JIM GAYNOR TIMES-DISPATCH COLUMNIST
Published: May 29, 2010
When President Obama signed the health care bill into law in March, the legislation was hailed in some parts of Virginia as a major step toward giv ing Americans and small businesses more control of their health care. The landmark legislation builds upon what works in our current health care system and lays a strong foundation for continued efforts to improve access and quality of care for all Americans, particularly for the 2 million people in Virginia currently without health insurance.
What may have been overshadowed in the noise around the bill’s passage are some of the benefits that the legislation will have for people with mental health problems. The disorders themselves often get overlooked and go unnoticed, even though they are as common and as life-threatening as many physical ailments. In fact, an estimated 32 percent of Virginians age 18 and older — about one in three adults — currently suffer from poor mental health.
With May being Mental Health Month, mental health organizations across the nation have been celebrating the bill’s many positive provisions for people with disorders. However, there are still many challenges we face. While health coverage in the bill will not go into effect for several years, Virginia and other states across the country are enacting drastic budget cuts on mental health services that are taking a heavy toll on consumers, families, and provider agencies.
With $2.3 billion in Virginia’s recommended budget cuts, health and human services are facing financial reductions of more than $650 million. These cuts will have a significant impact on the amount of mental health funding provided by the state. Simultaneously, community mental health centers and other providers are reporting a substantial increase in demand for mental health and addiction treatment services.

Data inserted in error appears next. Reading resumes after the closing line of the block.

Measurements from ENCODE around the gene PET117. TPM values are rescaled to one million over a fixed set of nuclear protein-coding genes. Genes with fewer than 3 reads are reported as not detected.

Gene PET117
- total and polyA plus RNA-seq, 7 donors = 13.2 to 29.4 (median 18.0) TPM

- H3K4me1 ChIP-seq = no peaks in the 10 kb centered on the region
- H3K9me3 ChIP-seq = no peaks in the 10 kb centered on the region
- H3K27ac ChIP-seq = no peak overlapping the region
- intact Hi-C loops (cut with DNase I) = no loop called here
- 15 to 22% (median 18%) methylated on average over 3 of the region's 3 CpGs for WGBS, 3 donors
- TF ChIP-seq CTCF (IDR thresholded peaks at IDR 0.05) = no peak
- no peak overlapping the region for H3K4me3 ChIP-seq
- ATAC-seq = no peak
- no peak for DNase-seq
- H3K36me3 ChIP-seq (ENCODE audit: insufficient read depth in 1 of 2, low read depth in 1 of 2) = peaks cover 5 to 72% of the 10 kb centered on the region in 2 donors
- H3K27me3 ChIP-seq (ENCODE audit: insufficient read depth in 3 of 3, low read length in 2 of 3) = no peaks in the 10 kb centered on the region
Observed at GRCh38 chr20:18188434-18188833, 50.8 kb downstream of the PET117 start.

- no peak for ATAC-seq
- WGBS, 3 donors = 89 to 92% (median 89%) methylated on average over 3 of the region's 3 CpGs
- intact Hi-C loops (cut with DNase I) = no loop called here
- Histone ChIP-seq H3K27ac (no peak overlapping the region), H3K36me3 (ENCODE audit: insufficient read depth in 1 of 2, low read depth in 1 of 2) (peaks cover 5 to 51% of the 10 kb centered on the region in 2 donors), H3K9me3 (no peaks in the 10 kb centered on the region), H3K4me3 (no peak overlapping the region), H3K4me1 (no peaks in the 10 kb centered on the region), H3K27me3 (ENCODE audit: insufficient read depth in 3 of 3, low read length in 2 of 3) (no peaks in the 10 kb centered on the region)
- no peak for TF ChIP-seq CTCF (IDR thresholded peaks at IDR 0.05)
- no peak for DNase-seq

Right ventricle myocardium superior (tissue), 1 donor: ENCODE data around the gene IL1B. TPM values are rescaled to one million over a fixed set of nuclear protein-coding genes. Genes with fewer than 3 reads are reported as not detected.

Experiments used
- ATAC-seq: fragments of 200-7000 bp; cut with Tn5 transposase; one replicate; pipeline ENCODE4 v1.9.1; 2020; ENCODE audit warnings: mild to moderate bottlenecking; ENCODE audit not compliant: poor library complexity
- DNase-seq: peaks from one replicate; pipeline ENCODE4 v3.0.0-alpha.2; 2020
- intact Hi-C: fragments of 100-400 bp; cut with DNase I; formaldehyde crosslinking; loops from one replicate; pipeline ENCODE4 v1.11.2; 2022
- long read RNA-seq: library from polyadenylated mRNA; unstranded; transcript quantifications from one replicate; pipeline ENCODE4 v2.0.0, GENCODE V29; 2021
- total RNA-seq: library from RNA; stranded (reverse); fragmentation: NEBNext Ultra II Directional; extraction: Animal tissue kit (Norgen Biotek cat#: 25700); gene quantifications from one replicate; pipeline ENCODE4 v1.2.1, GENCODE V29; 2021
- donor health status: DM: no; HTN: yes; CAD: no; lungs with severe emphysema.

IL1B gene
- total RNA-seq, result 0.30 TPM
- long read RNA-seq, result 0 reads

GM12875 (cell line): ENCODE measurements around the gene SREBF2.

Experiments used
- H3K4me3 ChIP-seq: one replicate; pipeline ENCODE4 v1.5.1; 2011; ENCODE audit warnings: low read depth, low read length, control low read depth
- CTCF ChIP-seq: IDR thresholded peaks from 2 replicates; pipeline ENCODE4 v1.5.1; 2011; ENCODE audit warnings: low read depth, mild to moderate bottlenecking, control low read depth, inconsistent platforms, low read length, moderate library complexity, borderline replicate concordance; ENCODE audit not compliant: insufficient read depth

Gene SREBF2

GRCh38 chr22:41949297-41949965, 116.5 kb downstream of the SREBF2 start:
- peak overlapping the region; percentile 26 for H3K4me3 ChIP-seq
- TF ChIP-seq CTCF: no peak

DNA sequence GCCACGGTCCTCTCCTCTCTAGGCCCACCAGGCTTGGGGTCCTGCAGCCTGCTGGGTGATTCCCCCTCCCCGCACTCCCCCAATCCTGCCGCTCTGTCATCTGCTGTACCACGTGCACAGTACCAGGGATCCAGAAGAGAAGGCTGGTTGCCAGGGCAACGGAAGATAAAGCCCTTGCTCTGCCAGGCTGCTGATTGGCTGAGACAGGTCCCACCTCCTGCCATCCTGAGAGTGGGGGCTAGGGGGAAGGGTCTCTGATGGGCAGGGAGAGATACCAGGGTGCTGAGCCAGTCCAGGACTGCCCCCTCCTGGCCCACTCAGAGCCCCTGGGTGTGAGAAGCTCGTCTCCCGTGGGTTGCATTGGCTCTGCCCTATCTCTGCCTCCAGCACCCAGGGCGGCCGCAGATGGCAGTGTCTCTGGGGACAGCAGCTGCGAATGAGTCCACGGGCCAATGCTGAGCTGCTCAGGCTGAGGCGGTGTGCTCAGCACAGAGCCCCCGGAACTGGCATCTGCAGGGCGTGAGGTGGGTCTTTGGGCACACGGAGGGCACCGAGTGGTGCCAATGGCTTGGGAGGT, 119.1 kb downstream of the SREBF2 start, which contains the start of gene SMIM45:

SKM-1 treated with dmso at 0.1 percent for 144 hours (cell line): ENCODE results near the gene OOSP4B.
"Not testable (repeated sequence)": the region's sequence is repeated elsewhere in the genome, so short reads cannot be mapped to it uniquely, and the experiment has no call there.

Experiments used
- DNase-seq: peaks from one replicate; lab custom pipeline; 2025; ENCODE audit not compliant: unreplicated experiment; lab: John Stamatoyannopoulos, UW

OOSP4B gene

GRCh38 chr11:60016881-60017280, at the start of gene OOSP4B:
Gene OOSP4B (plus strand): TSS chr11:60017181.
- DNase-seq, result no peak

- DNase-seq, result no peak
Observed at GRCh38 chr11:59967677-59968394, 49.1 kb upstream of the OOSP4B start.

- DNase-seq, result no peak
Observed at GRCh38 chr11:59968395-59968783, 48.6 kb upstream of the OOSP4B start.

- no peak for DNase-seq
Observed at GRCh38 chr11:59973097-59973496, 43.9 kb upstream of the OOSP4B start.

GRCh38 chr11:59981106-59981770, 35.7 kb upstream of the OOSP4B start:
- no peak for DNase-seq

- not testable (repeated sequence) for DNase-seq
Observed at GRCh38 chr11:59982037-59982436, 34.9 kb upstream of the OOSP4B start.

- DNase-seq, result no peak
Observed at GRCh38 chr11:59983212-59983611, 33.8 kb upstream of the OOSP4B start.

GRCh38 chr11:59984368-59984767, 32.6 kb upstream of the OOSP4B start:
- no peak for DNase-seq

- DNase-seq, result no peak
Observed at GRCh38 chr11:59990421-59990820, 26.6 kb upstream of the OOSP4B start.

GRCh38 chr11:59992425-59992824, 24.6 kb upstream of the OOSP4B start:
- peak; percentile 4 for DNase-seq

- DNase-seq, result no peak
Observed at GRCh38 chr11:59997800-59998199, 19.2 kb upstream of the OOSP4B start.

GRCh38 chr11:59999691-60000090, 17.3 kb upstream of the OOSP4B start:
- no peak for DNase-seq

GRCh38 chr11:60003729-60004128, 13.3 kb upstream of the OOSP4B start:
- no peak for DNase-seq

The reality is that as Virginia drastically reduces community-based services for those living with mental health disorders, the cost of care rises. Did you know that if we were to invest in early intervention services, the state would realize a savings of $7 for every $1 spent? Instead, affected individuals wind up in more expensive treatment, with their chances of recovery much lower while the costs associated with their treatment remain high.
Additionally, more than 90 percent of the developmentally disabled population of children, adolescents, and adults that my organization serves experience a co-occurring psychiatric condition. The reality of dual diagnosis and co-occurring conditions must be recognized as the rule rather than the exception. All too often, payer and provider systems function as condition-specific “silos.” This approach makes a comprehensive multidisciplinary assessment and treatment process difficult. Thankfully, the importance of integrating systems of care delivery is rapidly gaining a stronger national recognition.
While we wait for provisions in the federal health care law to go into effect, we must remind our state legislators of the 2.5 million Virginians living with mental and developmental disabilities. Virginia’s budget cuts are rapidly cutting away our state’s mental health safety net just when it is most needed. The right care, at the right time, at the right price is the formula for saving costs without compromising quality.
Jim Gaynor is president and CEO of Grafton, a private not-for-profit behavioral health care organization with four locations in Virginia. Contact him at firstname.lastname@example.org.